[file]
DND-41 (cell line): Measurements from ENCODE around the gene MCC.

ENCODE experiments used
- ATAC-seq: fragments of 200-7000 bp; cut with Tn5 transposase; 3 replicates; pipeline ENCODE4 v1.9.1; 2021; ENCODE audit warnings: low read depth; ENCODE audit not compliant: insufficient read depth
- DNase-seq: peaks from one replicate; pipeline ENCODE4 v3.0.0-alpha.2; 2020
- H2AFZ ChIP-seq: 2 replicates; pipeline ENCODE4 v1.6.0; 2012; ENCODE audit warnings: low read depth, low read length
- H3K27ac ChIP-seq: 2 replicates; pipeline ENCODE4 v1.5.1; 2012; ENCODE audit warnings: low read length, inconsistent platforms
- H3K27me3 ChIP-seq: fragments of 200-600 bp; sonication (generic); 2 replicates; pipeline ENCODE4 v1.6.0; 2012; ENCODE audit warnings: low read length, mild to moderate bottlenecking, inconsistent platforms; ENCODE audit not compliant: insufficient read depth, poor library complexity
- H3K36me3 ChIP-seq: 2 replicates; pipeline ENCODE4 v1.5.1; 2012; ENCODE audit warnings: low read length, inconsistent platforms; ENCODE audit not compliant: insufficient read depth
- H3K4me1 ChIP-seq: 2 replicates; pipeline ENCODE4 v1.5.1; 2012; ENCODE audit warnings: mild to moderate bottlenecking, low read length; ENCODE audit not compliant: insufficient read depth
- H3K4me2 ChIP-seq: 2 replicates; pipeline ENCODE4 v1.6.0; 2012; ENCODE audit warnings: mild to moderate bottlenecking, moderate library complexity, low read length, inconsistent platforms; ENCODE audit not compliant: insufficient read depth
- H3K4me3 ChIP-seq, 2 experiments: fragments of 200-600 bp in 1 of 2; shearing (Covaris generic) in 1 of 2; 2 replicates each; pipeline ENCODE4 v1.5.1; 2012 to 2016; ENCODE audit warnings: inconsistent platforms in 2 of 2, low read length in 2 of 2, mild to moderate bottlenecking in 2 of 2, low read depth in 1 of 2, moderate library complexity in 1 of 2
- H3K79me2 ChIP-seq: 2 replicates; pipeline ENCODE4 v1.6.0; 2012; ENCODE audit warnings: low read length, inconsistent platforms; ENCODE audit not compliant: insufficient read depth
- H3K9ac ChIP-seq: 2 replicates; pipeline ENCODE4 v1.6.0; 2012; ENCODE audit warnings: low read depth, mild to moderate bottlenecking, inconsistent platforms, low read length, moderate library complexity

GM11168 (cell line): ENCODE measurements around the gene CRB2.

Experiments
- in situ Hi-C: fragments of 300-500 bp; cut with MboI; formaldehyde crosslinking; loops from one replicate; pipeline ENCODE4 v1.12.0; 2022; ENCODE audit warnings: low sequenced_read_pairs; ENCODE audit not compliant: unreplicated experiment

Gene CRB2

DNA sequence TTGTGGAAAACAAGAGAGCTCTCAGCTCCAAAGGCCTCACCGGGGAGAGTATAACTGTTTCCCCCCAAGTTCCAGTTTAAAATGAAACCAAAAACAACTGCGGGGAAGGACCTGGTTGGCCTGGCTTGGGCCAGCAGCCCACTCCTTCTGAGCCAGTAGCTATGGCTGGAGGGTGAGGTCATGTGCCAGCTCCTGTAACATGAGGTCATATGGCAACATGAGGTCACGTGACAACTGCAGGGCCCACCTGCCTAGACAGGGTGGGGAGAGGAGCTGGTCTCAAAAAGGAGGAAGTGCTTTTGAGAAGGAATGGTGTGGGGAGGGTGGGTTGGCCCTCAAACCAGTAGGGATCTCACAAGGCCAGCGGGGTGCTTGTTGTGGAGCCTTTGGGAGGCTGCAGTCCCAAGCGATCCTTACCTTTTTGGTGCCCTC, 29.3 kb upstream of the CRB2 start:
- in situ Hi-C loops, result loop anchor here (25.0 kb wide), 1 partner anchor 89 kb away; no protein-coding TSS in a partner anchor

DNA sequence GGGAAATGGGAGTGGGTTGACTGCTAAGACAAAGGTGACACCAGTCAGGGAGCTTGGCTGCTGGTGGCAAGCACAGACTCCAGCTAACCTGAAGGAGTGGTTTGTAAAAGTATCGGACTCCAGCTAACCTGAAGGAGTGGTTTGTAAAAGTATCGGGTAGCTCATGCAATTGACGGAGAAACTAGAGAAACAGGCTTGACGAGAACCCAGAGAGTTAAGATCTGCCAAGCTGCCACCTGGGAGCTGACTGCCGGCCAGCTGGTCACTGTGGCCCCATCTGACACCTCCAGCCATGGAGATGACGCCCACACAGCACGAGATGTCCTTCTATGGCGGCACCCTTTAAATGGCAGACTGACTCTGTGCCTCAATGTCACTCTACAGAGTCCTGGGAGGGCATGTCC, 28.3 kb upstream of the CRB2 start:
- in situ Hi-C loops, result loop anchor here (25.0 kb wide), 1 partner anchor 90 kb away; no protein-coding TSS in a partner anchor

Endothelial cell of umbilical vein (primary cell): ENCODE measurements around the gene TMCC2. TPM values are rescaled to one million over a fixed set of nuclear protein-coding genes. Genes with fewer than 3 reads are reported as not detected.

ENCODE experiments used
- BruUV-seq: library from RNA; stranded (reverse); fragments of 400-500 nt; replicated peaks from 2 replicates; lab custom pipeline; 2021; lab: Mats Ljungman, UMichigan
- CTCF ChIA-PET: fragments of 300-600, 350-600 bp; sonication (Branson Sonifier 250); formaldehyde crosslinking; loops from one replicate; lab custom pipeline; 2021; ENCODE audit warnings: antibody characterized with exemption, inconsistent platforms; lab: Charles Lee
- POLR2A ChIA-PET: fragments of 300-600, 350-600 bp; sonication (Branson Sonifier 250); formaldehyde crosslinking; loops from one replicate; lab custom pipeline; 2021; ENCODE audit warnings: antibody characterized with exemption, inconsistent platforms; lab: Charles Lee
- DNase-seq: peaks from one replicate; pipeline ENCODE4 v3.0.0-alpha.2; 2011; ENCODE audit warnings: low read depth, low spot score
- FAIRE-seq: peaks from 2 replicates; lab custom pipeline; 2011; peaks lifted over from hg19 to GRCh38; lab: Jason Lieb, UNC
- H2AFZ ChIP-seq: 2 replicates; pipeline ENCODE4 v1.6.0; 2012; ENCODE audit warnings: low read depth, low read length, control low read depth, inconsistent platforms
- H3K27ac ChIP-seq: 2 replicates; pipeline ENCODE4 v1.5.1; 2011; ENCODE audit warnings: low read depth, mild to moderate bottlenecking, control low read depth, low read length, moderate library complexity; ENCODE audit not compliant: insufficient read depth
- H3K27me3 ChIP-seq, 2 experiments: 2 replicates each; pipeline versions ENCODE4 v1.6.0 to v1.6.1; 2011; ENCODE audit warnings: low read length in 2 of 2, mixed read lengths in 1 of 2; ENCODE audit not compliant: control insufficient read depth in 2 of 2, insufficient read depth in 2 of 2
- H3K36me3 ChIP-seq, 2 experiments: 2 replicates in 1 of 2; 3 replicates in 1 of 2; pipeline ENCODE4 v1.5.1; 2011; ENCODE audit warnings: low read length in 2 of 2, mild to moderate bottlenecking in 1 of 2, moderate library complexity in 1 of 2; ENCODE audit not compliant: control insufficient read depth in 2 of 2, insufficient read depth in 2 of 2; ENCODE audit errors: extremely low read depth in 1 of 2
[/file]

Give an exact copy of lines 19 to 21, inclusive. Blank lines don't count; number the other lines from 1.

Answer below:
- in situ Hi-C loops, result loop anchor here (25.0 kb wide), 1 partner anchor 89 kb away; no protein-coding TSS in a partner anchor

DNA sequence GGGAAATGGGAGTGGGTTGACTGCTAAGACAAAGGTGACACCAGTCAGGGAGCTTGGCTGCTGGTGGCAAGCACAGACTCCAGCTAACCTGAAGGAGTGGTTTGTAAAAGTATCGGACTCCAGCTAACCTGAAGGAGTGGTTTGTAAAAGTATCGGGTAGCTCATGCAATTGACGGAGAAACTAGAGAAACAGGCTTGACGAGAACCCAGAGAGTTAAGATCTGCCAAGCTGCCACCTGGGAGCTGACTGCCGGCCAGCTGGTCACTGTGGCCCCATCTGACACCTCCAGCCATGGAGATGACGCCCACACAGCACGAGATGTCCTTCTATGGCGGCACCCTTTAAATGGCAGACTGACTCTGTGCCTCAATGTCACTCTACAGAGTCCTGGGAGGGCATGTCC, 28.3 kb upstream of the CRB2 start:
- in situ Hi-C loops, result loop anchor here (25.0 kb wide), 1 partner anchor 90 kb away; no protein-coding TSS in a partner anchor